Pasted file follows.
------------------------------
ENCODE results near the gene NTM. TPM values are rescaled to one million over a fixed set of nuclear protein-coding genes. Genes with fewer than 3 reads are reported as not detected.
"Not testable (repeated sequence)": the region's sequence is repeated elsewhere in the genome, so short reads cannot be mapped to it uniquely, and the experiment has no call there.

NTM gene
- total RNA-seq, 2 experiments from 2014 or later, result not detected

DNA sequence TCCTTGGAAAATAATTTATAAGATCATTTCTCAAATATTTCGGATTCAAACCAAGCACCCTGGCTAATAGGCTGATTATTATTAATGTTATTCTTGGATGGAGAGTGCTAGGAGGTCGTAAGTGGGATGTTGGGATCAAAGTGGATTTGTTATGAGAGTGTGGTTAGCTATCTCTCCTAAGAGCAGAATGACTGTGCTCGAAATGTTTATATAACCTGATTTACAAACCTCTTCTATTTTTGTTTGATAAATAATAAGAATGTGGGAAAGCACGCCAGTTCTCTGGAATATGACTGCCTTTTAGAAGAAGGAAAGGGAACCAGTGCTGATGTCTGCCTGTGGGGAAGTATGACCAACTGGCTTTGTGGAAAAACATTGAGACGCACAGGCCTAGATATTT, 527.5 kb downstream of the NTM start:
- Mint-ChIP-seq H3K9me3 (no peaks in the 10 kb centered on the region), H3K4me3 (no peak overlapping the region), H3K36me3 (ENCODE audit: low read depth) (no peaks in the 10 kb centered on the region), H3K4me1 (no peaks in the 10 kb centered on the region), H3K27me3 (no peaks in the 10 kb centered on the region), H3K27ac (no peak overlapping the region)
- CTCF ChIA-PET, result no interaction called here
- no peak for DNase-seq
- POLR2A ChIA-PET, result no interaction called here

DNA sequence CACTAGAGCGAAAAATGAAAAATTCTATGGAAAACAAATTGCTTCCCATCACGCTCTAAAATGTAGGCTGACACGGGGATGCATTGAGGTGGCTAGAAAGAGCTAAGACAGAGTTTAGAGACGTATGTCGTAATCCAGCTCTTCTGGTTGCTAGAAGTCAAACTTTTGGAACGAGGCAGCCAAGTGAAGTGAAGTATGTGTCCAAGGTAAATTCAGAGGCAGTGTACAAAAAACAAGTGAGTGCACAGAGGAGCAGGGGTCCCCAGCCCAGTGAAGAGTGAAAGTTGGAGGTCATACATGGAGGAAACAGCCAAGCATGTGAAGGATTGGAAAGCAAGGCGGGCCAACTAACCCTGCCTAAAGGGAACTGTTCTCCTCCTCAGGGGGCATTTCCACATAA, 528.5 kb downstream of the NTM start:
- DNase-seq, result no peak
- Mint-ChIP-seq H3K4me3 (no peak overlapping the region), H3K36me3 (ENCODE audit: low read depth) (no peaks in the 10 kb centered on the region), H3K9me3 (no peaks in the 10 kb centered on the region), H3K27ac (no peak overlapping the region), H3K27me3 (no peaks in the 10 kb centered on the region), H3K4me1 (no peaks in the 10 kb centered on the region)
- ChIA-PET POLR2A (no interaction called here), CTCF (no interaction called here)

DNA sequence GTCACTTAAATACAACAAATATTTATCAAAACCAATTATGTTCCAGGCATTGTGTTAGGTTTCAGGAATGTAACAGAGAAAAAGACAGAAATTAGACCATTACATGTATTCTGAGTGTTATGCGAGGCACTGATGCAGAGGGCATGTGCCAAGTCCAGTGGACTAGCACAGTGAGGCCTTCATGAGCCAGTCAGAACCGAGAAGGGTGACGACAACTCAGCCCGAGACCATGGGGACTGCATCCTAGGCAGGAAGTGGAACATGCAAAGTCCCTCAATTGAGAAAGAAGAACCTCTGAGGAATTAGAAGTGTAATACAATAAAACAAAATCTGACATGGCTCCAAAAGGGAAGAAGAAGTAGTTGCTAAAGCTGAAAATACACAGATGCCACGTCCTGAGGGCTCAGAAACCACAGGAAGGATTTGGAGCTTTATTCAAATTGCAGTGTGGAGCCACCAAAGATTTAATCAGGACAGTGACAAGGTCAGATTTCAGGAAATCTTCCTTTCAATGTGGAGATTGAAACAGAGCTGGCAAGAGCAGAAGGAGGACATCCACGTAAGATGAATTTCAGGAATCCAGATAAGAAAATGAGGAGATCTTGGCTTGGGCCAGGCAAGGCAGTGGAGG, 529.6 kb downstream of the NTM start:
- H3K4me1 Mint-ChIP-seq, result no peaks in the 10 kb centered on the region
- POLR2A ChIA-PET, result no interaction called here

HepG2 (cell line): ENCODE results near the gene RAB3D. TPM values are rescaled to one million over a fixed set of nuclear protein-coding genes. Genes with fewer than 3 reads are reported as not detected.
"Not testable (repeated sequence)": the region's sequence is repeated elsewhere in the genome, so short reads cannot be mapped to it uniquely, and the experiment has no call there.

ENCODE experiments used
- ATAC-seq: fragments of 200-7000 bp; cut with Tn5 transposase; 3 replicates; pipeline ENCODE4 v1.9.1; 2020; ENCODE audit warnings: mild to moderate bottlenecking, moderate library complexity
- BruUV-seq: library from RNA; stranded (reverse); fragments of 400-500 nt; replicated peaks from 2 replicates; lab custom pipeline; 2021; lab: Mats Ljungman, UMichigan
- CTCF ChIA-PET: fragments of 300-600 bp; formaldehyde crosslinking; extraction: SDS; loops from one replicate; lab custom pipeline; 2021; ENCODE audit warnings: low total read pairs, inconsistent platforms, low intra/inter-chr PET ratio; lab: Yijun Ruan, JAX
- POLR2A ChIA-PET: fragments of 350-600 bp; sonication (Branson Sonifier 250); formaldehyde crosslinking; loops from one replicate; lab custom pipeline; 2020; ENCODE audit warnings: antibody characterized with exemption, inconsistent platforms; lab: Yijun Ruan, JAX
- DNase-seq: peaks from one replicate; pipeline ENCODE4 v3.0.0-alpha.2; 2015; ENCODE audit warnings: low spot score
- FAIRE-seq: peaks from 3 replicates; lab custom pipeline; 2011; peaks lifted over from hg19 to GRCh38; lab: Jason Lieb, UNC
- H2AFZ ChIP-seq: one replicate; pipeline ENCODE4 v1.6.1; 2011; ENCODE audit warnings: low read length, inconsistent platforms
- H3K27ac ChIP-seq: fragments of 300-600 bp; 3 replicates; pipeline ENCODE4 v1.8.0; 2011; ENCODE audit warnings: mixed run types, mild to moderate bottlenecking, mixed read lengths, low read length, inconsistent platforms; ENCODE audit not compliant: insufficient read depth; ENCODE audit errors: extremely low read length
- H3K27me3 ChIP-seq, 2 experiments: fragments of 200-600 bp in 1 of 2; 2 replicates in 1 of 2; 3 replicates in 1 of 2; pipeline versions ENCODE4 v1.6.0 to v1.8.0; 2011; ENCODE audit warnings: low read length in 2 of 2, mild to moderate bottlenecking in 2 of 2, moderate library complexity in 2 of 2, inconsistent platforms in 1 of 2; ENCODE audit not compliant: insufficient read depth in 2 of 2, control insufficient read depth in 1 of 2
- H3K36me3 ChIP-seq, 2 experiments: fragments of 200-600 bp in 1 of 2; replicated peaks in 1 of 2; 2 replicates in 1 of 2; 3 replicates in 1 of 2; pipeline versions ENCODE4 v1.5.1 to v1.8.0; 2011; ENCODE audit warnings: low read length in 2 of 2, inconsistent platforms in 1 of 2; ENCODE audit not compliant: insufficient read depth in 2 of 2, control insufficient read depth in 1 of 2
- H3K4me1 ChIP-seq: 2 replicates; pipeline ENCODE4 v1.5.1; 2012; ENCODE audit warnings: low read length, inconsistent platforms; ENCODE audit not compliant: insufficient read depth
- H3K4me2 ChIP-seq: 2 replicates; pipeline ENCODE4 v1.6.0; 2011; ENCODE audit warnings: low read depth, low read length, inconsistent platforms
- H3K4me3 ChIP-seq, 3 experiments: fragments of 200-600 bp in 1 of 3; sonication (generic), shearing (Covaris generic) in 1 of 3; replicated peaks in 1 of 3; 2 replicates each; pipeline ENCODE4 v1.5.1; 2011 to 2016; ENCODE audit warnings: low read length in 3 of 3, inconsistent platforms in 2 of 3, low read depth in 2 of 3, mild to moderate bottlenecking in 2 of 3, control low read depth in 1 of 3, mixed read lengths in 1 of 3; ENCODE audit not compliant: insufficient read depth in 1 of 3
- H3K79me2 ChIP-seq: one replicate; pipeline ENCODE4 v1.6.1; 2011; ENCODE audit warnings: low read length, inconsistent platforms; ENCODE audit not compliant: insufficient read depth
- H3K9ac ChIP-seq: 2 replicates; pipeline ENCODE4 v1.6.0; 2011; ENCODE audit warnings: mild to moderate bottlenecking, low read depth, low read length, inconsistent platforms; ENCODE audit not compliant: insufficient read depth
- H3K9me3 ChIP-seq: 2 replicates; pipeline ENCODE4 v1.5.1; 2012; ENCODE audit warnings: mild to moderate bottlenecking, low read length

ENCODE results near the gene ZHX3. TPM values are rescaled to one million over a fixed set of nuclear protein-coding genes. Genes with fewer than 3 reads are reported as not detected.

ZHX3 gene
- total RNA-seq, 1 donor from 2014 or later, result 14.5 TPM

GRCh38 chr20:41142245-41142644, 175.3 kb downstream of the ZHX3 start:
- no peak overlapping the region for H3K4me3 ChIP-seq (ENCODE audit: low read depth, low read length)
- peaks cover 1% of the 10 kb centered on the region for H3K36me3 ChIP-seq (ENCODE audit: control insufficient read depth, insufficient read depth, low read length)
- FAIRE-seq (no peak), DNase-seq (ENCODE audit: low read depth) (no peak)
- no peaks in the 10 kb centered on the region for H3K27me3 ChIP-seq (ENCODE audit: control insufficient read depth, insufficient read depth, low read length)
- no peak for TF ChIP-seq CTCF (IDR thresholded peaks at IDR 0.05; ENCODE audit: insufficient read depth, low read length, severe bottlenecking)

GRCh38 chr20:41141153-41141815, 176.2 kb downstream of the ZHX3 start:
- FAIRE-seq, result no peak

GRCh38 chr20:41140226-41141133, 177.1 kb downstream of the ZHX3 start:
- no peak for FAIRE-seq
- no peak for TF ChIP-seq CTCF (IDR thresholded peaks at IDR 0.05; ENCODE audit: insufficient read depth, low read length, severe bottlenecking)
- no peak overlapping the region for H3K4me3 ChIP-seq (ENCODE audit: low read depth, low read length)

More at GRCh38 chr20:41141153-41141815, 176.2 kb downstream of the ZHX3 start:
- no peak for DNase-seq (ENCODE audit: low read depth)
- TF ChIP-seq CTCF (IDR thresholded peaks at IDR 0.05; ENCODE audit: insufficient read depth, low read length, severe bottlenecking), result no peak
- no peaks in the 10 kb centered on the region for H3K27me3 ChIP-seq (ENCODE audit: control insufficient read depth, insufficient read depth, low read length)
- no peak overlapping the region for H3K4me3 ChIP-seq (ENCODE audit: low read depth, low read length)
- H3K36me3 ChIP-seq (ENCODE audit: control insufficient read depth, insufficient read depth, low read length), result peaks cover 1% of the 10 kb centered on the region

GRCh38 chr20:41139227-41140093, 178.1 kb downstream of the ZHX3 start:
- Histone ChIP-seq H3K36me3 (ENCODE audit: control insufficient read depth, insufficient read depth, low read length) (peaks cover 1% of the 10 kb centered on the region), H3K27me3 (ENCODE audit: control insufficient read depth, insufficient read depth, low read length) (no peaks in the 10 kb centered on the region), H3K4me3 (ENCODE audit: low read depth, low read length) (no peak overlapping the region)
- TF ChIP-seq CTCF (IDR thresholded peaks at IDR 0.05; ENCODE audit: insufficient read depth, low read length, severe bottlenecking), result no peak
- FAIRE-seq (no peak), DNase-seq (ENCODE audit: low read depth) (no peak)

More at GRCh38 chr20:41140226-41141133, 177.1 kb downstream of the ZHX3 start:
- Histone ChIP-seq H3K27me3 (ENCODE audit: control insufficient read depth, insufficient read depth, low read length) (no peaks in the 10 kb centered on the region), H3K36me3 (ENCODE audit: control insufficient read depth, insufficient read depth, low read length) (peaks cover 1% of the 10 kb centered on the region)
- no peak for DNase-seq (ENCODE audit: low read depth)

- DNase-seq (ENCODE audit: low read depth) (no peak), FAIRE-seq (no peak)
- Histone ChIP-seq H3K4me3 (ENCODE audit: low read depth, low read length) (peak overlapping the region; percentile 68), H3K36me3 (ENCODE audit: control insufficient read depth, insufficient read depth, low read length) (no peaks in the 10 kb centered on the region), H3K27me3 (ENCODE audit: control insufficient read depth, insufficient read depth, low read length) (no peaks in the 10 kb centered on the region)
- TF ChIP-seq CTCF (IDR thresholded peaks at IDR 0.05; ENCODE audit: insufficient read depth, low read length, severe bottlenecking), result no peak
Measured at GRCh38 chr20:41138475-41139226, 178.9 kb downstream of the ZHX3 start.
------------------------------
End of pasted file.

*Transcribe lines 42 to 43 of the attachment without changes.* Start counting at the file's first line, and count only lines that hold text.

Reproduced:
- FAIRE-seq (no peak), DNase-seq (ENCODE audit: low read depth) (no peak)
- no peaks in the 10 kb centered on the region for H3K27me3 ChIP-seq (ENCODE audit: control insufficient read depth, insufficient read depth, low read length)